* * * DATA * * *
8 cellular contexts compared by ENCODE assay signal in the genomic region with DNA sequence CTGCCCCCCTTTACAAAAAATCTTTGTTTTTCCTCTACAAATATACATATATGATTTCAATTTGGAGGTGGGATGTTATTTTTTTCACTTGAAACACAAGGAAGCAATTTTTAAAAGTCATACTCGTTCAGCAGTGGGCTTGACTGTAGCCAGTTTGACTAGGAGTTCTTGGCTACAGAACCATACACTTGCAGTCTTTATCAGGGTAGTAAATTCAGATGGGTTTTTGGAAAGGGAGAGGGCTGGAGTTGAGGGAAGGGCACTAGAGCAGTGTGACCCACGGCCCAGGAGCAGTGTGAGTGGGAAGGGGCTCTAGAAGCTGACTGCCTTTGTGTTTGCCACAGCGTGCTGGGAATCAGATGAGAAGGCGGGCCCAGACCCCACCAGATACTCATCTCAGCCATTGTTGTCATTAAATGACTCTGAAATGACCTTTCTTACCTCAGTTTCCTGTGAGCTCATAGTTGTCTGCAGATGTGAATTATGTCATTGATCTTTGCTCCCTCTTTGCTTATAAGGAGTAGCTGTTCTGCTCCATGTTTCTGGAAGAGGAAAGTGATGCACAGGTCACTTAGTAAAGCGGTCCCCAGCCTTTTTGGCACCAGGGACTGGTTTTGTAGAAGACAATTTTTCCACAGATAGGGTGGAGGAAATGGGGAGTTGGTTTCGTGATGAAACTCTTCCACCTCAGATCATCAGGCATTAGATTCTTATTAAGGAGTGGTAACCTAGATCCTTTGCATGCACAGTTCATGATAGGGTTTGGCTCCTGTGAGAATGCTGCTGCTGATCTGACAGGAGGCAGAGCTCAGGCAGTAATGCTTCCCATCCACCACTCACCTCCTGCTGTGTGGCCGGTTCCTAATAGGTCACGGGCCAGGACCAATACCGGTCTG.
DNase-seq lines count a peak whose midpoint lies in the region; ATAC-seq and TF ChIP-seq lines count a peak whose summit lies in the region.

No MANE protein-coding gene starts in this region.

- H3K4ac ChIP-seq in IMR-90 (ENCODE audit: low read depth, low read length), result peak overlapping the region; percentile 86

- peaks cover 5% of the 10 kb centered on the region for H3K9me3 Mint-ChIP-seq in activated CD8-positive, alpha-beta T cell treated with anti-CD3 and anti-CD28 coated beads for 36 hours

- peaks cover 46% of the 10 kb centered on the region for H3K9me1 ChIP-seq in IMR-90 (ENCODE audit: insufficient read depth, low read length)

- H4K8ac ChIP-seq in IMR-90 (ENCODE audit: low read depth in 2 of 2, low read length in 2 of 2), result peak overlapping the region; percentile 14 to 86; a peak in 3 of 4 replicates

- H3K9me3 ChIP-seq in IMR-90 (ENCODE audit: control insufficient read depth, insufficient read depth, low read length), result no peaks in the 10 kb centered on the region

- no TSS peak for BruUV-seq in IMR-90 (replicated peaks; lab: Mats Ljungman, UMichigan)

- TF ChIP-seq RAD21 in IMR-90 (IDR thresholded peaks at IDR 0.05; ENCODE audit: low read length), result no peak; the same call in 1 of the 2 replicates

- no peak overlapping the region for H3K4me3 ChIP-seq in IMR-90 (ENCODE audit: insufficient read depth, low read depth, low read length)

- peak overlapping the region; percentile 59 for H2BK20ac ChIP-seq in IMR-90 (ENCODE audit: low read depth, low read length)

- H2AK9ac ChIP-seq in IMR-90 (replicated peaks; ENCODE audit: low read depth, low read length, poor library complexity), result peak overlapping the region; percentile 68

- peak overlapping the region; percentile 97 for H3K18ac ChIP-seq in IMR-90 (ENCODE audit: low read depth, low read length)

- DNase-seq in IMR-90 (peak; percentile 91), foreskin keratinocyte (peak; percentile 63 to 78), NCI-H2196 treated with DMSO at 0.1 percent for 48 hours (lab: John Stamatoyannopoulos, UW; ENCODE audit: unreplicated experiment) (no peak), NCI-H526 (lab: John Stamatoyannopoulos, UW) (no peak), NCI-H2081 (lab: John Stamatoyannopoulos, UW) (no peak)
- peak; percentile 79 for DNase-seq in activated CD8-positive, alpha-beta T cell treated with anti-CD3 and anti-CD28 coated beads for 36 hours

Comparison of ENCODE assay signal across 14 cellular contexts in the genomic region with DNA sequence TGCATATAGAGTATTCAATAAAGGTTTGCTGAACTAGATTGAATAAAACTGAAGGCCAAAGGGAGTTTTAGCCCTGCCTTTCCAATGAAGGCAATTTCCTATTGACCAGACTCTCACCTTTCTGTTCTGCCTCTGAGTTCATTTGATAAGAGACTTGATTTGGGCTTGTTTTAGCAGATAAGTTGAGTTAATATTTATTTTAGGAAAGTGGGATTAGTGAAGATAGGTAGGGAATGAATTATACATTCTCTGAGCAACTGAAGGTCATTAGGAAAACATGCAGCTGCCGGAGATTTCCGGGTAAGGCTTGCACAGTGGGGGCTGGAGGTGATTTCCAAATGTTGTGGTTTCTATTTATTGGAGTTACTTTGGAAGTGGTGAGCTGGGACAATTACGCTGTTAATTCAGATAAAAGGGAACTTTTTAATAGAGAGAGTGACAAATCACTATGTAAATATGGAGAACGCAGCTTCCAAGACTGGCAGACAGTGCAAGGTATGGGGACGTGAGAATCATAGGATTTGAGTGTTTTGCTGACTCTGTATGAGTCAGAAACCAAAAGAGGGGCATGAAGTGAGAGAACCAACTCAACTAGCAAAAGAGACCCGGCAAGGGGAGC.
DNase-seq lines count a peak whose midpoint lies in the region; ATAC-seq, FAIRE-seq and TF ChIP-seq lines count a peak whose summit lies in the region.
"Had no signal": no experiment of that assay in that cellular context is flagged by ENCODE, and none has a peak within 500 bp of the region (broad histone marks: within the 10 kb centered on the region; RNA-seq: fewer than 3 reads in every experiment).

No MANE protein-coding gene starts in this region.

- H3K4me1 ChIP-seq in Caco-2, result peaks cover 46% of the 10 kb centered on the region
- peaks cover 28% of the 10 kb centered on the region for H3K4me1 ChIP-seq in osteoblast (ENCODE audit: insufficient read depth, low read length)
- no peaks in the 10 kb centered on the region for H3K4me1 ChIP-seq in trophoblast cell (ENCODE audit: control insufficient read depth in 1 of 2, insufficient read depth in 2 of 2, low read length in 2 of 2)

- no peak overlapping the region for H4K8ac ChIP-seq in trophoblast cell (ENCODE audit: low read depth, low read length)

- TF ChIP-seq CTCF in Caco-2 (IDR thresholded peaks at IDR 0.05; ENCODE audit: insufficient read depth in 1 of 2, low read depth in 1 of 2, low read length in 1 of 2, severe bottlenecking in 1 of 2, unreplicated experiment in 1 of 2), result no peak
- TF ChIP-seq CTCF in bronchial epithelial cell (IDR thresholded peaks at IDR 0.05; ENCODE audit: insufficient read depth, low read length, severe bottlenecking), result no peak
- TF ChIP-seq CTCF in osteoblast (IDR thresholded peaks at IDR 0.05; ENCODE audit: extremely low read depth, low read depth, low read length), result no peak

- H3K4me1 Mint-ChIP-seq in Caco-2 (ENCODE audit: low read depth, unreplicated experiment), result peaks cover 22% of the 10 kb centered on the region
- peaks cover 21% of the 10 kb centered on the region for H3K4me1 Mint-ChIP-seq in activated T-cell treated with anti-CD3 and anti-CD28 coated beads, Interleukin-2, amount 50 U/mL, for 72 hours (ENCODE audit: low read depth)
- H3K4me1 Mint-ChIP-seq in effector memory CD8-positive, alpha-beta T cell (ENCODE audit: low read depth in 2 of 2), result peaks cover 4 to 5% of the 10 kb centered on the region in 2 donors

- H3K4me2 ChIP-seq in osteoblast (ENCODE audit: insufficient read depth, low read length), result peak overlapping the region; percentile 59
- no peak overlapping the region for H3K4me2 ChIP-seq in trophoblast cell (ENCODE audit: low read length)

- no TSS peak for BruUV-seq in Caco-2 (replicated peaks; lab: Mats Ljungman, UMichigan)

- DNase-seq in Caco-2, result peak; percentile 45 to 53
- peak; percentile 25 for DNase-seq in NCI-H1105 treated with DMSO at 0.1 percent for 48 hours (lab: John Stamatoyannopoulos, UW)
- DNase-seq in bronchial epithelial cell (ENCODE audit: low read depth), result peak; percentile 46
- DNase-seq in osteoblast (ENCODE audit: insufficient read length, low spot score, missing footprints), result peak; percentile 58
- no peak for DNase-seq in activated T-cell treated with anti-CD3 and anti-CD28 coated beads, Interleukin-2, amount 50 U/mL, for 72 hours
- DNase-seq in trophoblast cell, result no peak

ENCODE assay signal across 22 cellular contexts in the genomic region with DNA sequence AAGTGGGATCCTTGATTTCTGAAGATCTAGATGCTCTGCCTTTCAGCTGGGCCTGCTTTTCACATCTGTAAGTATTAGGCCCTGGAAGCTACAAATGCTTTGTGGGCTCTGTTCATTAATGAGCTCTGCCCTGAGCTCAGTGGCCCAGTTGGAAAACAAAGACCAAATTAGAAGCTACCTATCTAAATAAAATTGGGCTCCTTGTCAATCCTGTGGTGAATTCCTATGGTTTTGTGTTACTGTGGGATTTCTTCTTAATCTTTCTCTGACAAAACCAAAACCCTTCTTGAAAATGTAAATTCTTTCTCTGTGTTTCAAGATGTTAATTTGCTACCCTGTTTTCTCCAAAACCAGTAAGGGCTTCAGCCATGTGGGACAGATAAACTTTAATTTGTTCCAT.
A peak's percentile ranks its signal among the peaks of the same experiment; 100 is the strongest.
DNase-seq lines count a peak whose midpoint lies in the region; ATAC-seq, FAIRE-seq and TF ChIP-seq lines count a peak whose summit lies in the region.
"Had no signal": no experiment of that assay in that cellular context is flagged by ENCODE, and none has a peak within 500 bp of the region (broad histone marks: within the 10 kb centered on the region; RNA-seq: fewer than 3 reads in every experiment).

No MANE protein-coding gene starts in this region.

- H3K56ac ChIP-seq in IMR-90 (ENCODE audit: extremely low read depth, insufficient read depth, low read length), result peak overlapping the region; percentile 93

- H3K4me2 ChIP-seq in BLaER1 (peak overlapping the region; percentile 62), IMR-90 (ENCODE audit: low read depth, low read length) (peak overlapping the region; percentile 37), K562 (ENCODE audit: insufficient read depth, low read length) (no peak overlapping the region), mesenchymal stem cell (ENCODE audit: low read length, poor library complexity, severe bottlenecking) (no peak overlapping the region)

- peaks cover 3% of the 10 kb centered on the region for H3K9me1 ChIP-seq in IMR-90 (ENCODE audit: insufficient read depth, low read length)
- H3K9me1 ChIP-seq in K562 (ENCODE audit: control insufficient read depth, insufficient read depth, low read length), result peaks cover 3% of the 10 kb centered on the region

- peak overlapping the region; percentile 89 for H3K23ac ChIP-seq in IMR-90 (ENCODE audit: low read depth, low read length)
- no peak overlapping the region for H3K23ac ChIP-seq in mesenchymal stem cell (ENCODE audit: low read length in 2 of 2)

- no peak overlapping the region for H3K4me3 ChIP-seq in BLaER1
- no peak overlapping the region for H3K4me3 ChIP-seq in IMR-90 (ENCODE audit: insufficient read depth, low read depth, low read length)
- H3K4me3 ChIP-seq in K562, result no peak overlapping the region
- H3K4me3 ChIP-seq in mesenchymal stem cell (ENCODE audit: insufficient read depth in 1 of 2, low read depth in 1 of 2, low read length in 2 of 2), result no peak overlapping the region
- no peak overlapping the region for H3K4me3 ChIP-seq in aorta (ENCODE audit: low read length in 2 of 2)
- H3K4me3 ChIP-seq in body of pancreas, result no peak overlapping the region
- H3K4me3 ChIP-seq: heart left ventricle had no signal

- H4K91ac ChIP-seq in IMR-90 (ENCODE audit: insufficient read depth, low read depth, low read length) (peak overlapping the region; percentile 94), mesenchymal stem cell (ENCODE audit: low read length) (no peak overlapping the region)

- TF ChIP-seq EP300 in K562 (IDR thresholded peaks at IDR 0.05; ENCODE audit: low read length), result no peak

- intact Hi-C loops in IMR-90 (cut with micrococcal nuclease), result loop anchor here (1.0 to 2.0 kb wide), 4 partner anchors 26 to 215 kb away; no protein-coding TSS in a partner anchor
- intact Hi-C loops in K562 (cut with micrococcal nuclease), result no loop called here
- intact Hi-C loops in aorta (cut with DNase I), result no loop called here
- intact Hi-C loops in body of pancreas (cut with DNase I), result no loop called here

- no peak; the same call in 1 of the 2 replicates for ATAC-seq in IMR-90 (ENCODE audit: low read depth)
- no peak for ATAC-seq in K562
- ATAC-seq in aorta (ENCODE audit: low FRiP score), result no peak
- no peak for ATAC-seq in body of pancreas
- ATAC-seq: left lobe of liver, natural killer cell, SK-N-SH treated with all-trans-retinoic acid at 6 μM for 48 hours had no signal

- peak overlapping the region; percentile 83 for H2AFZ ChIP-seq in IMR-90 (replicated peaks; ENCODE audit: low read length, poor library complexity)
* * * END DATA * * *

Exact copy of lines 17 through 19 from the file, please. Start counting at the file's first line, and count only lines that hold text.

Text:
Comparison of ENCODE assay signal across 14 cellular contexts in the genomic region with DNA sequence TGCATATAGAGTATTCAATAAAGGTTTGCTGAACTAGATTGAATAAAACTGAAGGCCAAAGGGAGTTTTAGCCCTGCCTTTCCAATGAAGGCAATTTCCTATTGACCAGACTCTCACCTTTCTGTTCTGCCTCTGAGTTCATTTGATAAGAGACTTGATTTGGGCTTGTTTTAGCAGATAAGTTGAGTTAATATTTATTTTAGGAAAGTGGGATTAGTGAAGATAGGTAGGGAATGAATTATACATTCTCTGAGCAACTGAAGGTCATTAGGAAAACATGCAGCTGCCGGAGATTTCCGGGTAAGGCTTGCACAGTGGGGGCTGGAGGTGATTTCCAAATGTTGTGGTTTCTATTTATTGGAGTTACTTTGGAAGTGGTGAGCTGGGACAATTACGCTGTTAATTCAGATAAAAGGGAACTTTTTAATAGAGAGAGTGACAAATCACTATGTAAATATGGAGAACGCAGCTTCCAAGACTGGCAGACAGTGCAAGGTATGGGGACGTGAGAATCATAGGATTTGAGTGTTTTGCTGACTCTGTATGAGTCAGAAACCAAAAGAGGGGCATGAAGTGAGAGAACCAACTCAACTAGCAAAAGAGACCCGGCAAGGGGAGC.
DNase-seq lines count a peak whose midpoint lies in the region; ATAC-seq, FAIRE-seq and TF ChIP-seq lines count a peak whose summit lies in the region.
"Had no signal": no experiment of that assay in that cellular context is flagged by ENCODE, and none has a peak within 500 bp of the region (broad histone marks: within the 10 kb centered on the region; RNA-seq: fewer than 3 reads in every experiment).